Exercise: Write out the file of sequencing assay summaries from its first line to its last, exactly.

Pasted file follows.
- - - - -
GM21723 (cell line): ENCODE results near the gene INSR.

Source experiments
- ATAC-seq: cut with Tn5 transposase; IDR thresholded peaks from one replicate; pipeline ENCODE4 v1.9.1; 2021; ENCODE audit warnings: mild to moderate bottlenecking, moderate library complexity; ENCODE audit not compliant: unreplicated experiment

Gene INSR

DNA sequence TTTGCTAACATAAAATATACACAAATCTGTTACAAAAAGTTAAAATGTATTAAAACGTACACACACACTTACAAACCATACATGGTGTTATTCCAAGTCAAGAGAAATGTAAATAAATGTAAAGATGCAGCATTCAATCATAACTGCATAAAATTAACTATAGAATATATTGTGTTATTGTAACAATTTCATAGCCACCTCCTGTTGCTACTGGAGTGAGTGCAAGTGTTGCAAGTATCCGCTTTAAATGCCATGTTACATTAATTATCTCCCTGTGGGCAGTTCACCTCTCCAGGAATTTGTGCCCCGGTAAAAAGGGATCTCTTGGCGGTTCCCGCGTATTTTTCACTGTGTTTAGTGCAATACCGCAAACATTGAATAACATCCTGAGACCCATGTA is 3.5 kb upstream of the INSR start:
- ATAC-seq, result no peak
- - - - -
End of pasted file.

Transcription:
GM21723 (cell line): ENCODE results near the gene INSR.

Source experiments
- ATAC-seq: cut with Tn5 transposase; IDR thresholded peaks from one replicate; pipeline ENCODE4 v1.9.1; 2021; ENCODE audit warnings: mild to moderate bottlenecking, moderate library complexity; ENCODE audit not compliant: unreplicated experiment

Gene INSR

DNA sequence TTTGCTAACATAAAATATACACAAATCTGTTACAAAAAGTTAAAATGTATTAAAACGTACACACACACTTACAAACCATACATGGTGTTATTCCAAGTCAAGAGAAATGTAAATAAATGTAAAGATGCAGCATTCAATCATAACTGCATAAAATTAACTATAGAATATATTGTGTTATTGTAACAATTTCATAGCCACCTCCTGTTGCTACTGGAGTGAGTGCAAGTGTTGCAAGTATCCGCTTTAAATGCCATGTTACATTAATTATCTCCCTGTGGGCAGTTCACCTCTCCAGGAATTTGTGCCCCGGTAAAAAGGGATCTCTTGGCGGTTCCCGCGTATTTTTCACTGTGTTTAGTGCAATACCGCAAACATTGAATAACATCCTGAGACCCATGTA is 3.5 kb upstream of the INSR start:
- ATAC-seq, result no peak